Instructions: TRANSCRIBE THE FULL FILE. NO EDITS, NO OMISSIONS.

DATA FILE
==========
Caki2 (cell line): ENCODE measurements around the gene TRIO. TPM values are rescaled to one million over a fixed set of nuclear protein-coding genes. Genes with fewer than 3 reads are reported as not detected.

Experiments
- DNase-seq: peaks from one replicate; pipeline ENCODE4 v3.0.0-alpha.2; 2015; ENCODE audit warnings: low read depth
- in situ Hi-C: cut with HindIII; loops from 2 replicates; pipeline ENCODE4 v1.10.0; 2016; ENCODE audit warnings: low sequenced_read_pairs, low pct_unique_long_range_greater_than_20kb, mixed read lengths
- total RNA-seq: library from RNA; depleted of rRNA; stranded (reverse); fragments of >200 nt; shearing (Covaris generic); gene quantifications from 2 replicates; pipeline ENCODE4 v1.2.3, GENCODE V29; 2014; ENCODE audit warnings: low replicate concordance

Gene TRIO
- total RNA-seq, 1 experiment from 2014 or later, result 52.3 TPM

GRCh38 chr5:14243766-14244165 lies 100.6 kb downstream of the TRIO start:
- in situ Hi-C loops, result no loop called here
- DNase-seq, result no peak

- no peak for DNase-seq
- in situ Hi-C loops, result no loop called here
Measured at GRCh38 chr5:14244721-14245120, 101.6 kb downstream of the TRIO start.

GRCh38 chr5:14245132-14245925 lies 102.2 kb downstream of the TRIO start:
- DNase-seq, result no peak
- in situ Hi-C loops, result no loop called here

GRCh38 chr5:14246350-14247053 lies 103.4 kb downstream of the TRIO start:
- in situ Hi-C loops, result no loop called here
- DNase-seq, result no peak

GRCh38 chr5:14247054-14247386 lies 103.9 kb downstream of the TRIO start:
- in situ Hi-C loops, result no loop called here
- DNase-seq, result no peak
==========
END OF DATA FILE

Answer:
Caki2 (cell line): ENCODE measurements around the gene TRIO. TPM values are rescaled to one million over a fixed set of nuclear protein-coding genes. Genes with fewer than 3 reads are reported as not detected.

Experiments
- DNase-seq: peaks from one replicate; pipeline ENCODE4 v3.0.0-alpha.2; 2015; ENCODE audit warnings: low read depth
- in situ Hi-C: cut with HindIII; loops from 2 replicates; pipeline ENCODE4 v1.10.0; 2016; ENCODE audit warnings: low sequenced_read_pairs, low pct_unique_long_range_greater_than_20kb, mixed read lengths
- total RNA-seq: library from RNA; depleted of rRNA; stranded (reverse); fragments of >200 nt; shearing (Covaris generic); gene quantifications from 2 replicates; pipeline ENCODE4 v1.2.3, GENCODE V29; 2014; ENCODE audit warnings: low replicate concordance

Gene TRIO
- total RNA-seq, 1 experiment from 2014 or later, result 52.3 TPM

GRCh38 chr5:14243766-14244165 lies 100.6 kb downstream of the TRIO start:
- in situ Hi-C loops, result no loop called here
- DNase-seq, result no peak

- no peak for DNase-seq
- in situ Hi-C loops, result no loop called here
Measured at GRCh38 chr5:14244721-14245120, 101.6 kb downstream of the TRIO start.

GRCh38 chr5:14245132-14245925 lies 102.2 kb downstream of the TRIO start:
- DNase-seq, result no peak
- in situ Hi-C loops, result no loop called here

GRCh38 chr5:14246350-14247053 lies 103.4 kb downstream of the TRIO start:
- in situ Hi-C loops, result no loop called here
- DNase-seq, result no peak

GRCh38 chr5:14247054-14247386 lies 103.9 kb downstream of the TRIO start:
- in situ Hi-C loops, result no loop called here
- DNase-seq, result no peak